Table of Contents Author Guidelines Submit a Manuscript
Journal of Diabetes Research
Volume 2015 (2015), Article ID 173656, 13 pages
Research Article

Therapeutic Benefit of Extended Thymosin β4 Treatment Is Independent of Blood Glucose Level in Mice with Diabetic Peripheral Neuropathy

1Department of Neurology, Henry Ford Hospital, 2799 W. Grand Boulevard, Detroit, MI 48202, USA
2Department of Physics, Oakland University, Rochester, MI 48309, USA

Received 27 October 2014; Accepted 6 March 2015

Academic Editor: Carlos Martinez Salgado

Copyright © 2015 Lei Wang et al. This is an open access article distributed under the Creative Commons Attribution License, which permits unrestricted use, distribution, and reproduction in any medium, provided the original work is properly cited.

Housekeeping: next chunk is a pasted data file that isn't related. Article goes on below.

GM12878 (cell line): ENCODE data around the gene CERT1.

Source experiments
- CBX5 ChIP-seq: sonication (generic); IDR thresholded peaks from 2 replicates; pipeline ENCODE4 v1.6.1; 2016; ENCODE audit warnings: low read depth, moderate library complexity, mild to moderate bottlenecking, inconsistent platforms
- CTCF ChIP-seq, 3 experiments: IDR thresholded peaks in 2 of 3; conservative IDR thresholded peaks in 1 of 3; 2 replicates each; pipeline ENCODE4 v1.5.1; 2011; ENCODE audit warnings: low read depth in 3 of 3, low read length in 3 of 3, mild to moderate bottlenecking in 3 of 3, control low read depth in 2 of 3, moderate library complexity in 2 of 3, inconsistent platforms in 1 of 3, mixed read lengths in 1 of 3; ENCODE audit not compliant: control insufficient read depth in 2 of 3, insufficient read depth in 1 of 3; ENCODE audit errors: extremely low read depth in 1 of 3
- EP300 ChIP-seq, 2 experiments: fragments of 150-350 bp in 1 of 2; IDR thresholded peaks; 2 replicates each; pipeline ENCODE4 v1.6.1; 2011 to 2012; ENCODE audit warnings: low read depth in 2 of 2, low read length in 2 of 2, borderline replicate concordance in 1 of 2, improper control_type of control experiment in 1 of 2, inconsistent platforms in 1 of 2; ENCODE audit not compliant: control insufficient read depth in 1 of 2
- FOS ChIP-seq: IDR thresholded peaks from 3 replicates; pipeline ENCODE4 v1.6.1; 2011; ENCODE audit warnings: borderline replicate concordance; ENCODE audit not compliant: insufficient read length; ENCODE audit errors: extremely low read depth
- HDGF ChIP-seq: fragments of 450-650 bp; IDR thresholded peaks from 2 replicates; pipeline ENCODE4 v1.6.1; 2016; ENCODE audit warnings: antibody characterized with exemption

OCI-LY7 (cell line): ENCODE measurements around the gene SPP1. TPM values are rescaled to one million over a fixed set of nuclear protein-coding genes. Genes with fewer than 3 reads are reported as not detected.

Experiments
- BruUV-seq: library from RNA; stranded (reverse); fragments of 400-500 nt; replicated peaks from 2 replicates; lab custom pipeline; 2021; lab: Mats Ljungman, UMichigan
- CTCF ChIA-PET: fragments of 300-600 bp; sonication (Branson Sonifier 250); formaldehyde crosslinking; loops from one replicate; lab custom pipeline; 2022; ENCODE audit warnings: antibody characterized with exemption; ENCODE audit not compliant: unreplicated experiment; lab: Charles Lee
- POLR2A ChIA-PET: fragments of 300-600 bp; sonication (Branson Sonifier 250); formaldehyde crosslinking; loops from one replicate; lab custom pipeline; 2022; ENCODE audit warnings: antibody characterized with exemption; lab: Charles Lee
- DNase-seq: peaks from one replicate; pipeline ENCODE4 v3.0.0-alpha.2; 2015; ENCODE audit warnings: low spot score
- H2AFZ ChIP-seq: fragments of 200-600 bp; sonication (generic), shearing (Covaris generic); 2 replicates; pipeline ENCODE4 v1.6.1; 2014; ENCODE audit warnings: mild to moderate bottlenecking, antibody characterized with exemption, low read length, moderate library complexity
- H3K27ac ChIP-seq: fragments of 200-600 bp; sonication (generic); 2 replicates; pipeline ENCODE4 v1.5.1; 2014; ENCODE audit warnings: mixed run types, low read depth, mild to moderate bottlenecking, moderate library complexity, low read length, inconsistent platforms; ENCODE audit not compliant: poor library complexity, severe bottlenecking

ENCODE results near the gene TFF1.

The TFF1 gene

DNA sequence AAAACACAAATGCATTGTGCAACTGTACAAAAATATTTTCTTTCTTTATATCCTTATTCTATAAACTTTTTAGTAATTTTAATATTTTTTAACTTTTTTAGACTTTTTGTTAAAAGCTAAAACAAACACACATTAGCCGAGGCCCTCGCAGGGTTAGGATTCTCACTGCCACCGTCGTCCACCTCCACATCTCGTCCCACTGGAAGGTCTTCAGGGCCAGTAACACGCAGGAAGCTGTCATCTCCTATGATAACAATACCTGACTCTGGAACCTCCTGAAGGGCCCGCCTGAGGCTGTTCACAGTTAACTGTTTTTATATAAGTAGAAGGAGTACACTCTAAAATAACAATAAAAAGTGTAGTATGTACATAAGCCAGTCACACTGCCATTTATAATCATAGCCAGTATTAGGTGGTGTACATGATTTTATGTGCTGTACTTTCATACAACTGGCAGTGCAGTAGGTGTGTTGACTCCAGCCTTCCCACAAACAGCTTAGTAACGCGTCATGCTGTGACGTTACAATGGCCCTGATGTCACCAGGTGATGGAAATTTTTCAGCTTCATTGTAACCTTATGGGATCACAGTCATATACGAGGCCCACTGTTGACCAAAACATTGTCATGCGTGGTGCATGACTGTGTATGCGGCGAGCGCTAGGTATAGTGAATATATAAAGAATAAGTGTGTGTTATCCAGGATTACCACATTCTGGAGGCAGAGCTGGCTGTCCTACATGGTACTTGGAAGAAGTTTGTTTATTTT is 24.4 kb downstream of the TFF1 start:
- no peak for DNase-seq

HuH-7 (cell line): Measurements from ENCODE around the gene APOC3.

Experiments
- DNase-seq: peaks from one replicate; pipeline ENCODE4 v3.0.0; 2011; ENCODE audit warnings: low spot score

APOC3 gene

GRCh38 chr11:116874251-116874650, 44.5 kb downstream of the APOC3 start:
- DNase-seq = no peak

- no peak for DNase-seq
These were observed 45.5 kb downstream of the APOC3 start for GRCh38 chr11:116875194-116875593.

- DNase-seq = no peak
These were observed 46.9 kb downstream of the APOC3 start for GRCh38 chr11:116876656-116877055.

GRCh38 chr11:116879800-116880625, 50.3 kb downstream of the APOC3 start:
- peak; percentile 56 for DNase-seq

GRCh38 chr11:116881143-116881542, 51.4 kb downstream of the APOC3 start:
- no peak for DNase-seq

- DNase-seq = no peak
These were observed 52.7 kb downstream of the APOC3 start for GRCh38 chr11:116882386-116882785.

Peripheral neuropathy is a chronic complication of diabetes mellitus. To investigated the efficacy and safety of the extended treatment of diabetic peripheral neuropathy with thymosin β4 (Tβ4), male diabetic mice (db/db) at the age of 24 weeks were treated with Tβ4 or saline for 16 consecutive weeks. Treatment of diabetic mice with Tβ4 significantly improved motor (MCV) and sensory (SCV) conduction velocity in the sciatic nerve and the thermal and mechanical latency. However, Tβ4 treatment did not significantly alter blood glucose levels. Treatment with Tβ4 significantly increased intraepidermal nerve fiber density. Furthermore, Tβ4 counteracted the diabetes-induced axon diameter and myelin thickness reductions and the -ratio increase in sciatic nerve. In vitro, compared with dorsal root ganglia (DRG) neurons derived from nondiabetic mice, DRG neurons derived from diabetic mice exhibited significantly decreased neurite outgrowth, whereas Tβ4 promoted neurite growth in these diabetic DRG neurons. Blockage of the Ang1/Tie2 signaling pathway with a neutralized antibody against Tie2 abolished Tβ4-increased neurite outgrowth. Our data demonstrate that extended Tβ4 treatment ameliorates diabetic-induced axonal degeneration and demyelination, which likely contribute to therapeutic effect of Tβ4 on diabetic neuropathy. The Ang1/Tie2 pathway may mediate Tβ4-induced axonal remodeling.